Primero, somos tontos (firstly, we’re fools)

We knew this already, but our three weeks in Mexico drove the message home on an almost daily basis. This is the story of three South African amigos fumbling their way up a few volcanoes and some jagged rock faces in the land of chillies, tortillas, piñatas and moustaches.

The plan was simple enough: keep the plan modest, and figure the details out when we get there… How difficult could two volcanoes and some rocks be? Three objectives, and three weeks to accomplish them. The plan (if it could be called that) was for Rick and Michael to head straight to the primary objective and highest peak in Mexico, Pico de Orizaba. They would start figuring things out while waiting to hear whether Chris (whose passport was precariously full) would be able to enter Mexico at all.

Looking back on it, it’s classic hubris. With Andean experience above 6 000 m, Chris felt confident the altitude would be no obstacle. Having been in the high5 000s in the Cordillera Blanca, Michael thought he knew what he was in for. Only Rick, having suffered up Elbrus, was properly prepared to suffer again. We semi-confidently set Christmas day for our summit attempt, just four days from sea level.

And one by one we succumbed. A strenuous hike at 3 000 m laid Rick low. Our first acclimatisation hike to 4 800 m got Chris. And the next day Michael was brought down at the same height. It was a sobering blow for the Supertramps. Other people were passing through base camp and reaching the summit - most of them looking haggard and miserable on the way down. We decided that wasn’t the summit story we wanted. We wanted to get to the summit on our terms: quickly,confidently, and with the energy to enjoy it and be safe.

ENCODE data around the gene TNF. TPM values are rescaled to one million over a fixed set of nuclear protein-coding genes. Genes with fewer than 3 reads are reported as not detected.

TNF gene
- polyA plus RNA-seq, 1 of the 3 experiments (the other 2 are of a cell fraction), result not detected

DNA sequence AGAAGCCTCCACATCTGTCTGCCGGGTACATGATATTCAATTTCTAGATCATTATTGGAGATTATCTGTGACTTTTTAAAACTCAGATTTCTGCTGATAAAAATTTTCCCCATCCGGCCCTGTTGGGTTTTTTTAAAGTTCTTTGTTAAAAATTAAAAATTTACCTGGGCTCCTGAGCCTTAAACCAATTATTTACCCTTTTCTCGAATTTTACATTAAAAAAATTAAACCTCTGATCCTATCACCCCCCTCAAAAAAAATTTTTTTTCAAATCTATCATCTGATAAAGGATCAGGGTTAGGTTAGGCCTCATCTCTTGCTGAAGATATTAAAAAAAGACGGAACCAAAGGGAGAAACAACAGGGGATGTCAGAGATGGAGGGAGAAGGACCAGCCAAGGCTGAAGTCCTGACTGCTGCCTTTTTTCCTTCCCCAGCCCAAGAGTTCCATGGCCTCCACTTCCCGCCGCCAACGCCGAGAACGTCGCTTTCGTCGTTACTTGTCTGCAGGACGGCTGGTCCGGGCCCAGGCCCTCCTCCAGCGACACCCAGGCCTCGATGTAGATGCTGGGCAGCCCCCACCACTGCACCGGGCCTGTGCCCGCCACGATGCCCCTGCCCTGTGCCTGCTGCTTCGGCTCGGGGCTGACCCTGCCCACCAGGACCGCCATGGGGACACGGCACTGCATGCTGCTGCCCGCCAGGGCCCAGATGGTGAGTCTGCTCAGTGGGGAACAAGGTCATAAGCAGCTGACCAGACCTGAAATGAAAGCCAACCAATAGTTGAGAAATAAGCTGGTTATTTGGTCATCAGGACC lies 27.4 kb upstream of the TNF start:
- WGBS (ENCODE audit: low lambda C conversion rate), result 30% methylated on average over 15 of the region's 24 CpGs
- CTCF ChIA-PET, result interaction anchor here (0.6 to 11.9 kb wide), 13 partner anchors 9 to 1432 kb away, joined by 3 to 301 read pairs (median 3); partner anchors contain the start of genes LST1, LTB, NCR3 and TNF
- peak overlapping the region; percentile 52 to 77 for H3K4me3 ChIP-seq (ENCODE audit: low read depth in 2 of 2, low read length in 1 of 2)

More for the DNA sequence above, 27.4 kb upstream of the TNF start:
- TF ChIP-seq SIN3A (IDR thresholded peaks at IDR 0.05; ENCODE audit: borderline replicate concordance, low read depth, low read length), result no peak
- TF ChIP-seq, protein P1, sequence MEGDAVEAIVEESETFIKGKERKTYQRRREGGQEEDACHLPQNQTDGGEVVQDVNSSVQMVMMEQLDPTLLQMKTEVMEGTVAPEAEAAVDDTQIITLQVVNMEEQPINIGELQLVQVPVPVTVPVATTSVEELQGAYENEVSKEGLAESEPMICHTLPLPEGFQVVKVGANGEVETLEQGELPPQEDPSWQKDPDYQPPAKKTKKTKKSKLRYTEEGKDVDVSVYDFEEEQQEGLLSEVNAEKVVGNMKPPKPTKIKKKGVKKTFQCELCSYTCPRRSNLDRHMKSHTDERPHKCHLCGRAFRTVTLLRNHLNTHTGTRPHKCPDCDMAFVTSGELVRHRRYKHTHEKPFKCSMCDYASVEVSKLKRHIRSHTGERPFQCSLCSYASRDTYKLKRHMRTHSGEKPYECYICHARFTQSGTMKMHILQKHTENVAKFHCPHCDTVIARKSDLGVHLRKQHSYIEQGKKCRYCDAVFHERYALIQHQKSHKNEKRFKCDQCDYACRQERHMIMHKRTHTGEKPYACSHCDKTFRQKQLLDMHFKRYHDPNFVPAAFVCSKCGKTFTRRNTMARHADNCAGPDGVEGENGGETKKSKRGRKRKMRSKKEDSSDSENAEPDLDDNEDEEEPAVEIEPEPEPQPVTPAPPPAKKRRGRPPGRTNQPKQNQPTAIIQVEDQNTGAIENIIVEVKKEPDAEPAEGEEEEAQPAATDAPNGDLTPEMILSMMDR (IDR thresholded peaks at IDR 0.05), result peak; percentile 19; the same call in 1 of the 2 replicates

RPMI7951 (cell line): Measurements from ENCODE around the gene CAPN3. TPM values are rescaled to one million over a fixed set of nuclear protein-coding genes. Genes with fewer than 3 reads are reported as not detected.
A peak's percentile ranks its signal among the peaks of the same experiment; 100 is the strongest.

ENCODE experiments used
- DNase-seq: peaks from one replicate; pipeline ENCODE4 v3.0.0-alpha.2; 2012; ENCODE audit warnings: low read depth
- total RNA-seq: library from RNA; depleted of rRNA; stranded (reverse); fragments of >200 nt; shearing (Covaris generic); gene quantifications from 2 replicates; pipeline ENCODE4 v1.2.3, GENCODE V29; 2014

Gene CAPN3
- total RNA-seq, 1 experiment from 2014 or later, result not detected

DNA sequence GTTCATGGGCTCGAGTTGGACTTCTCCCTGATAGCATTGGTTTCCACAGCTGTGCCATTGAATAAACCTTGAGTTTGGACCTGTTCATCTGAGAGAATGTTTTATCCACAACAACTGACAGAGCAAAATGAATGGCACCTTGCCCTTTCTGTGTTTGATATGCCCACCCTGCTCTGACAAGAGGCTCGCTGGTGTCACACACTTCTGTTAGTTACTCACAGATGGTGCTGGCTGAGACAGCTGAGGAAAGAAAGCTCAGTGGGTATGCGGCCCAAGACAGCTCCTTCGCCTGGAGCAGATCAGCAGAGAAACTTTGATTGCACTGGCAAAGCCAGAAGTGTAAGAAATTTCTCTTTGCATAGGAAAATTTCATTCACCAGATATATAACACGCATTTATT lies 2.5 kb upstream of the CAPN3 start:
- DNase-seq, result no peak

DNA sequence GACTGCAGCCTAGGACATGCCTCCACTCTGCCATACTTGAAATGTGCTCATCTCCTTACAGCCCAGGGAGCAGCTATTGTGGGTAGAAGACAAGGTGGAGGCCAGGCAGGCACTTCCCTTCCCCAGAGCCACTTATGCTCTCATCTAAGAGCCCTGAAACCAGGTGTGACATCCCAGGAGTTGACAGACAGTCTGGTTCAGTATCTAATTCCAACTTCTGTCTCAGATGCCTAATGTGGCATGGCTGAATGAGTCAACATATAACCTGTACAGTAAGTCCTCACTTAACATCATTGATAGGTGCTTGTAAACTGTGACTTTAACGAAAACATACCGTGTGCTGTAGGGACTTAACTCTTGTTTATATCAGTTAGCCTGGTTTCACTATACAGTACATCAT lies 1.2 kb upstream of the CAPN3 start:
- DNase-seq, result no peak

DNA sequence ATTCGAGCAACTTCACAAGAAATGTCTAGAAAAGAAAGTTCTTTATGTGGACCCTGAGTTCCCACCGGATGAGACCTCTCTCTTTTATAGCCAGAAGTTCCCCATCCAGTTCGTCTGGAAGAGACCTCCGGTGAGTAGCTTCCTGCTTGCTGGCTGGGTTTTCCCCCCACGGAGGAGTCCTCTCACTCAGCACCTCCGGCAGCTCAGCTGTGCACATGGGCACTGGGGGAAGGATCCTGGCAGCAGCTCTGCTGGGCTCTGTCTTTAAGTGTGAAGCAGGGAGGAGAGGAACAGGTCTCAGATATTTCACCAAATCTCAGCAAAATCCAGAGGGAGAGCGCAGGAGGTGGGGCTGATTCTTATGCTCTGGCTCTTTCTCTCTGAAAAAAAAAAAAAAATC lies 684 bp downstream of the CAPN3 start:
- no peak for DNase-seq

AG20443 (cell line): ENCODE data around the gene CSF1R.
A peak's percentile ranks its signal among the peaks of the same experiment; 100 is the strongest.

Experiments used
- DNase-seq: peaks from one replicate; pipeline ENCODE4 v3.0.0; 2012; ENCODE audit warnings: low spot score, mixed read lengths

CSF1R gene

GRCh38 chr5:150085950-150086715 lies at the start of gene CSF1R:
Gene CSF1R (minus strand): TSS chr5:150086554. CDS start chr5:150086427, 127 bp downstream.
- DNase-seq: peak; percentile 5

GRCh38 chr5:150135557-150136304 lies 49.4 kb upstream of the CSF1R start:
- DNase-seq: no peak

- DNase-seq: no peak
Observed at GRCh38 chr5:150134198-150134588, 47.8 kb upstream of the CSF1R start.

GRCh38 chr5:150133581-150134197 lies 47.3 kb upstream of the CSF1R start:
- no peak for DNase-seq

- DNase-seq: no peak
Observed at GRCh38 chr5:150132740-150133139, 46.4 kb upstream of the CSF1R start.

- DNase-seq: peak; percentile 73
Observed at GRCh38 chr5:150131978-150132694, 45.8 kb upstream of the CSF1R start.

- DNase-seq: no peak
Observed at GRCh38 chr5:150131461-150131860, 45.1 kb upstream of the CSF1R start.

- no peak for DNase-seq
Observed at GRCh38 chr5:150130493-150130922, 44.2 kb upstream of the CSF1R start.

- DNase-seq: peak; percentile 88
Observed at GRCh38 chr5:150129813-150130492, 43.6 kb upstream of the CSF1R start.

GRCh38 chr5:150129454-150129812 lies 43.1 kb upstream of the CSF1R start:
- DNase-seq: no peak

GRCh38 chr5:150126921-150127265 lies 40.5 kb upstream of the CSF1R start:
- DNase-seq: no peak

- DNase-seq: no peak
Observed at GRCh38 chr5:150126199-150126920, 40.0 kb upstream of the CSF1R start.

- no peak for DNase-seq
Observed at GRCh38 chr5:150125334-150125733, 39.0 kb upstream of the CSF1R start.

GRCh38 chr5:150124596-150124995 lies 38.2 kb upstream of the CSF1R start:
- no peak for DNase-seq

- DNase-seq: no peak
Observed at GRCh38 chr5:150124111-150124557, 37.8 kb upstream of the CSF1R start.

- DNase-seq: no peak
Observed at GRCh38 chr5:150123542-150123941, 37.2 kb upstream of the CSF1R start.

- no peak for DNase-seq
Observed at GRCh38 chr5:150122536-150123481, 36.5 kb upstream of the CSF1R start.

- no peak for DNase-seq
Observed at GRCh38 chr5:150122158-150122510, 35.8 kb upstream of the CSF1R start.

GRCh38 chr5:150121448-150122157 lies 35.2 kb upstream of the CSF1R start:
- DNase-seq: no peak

So, on Christmas day, we made a tough decision: we bailed. After a rest back in town, we ate some beans and said hasta luego to Orizaba, and took the first of the buses that would bring us to Iztaccíhuatl, Mexico’s third highest peak.(Popocatépetl, the second, is currently un-climbable due to volcanic activity.) We’d been told Izta was more or less a walk up, so we stashed our technical gear in the small town of Santiago and caught a minibus taxi to the dusty base camp. In between mouthfuls of the trip’s worst tacos, we saw hikers trudging off the mountain - fully geared up with crampons and helmets…

There we were, getting ready for a short sleep and an early start up an easy mountain. And once again our over-confidence and poor planning stymied us. Morale hit an all-time low, and we regrouped in the dust-covered tent to gather our thoughts. The prospect of no Mexican summits seemed all too possible, and all too much to handle. Eventually we were able to dry our eyes and make a plan. Michael would hitch-hike to Amecameca to rent some crampons, Chris would hitch toSantiago to fetch the other gear, and Rick would look after the dusty-getting-dustier tent. Finally, we could have our pre-summit dinner and go to bed.